But they weren’t. Even though Steve and Laurie went through counseling at church and Steve apologized for cheating on his wife, he couldn’t break the pattern. He continued going out with the guys, drinking, and getting into one affair after the next….

“I wanted both. I really did,” Steve says. “In some twisted way, I thought I could have both. I just figured this is who I am.”

But Steve’s double life caught up with him. When his lies and denials stopped working, Laurie found out he’d had another affair.

“I became angry with myself for not seeing it [and] at him for doing it,” Laurie says. “I was angry at God for letting it happen. The emotions… You just can’t really describe them, because you still love this person. You can’t go one minute loving him and the next minute not. What happened to the person that had been with me all these years?”

When the truth finally came out, Laurie discovered that this and the other affair she knew about were just two of many Steve had.

She says, “I couldn’t understand how he could do something like this to us, to the kids, to everybody. Our whole family was devastated. There was no hope at that point at all.”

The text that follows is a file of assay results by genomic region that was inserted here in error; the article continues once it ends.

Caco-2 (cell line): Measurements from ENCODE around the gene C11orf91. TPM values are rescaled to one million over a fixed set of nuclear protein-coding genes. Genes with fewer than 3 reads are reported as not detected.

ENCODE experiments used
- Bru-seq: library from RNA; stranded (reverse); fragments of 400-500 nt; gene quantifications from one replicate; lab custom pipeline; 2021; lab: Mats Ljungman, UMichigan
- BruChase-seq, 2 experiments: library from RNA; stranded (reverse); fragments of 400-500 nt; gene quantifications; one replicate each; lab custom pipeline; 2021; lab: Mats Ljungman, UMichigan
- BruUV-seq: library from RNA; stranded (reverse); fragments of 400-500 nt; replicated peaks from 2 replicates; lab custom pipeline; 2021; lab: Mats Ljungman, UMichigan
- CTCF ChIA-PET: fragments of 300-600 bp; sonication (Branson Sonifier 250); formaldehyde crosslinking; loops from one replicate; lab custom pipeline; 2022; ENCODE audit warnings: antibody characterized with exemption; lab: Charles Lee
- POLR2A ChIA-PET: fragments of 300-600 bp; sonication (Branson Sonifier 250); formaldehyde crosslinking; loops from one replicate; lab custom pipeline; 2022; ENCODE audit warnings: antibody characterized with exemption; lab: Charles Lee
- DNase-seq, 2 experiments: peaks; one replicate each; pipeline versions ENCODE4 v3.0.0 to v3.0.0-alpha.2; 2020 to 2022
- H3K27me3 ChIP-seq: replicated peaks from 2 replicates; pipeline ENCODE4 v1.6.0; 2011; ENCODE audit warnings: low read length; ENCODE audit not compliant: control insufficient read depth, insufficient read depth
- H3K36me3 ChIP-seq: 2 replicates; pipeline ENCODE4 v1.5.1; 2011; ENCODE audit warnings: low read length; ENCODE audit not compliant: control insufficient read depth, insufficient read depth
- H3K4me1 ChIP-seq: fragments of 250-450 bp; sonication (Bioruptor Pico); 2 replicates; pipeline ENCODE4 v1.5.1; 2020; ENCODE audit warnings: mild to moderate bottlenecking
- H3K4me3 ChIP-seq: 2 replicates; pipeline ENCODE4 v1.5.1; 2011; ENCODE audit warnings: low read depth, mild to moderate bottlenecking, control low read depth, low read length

So the couple separated, and Steve moved out.

Steve says, “I pretty much started falling apart. It was literally the beginning of the end.”

If it hadn’t been for a neighbor who referred Laurie to a pastor willing to help and her openness to try, the Ruggerios would have ended up divorced.

“I was thinking, ‘Help? Are you kidding me?’” Steve says, “I was like, ‘I can’t believe that you would even stay.’”

It was a long, hard road out of the pit Steve dug, but the couple chose to make the journey. For Laurie, the key to restoration would be forgiveness.

Laurie says, “Humanly, it’s impossible to forgive that, but I just told God [that] I’m willing. I’m willing to forgive. You’ve got to help me. You’ve got to do it.”

For Steve, it was surrender to God. He says, “I never really had given my all to serving the Lord or seeing what He could do. It was always someone else’s God. I never forget when this one guy said, ‘We want to pray for you.' So, I stood up, and they prayed for me. At that point, I fell to my knees, and I didn’t care about anything else -- nothing else. I said, 'I don’t care what happens with my career, with my friends or what anyone found out.' I didn’t care. I wanted this freedom they were talking about, and I wanted my wife.”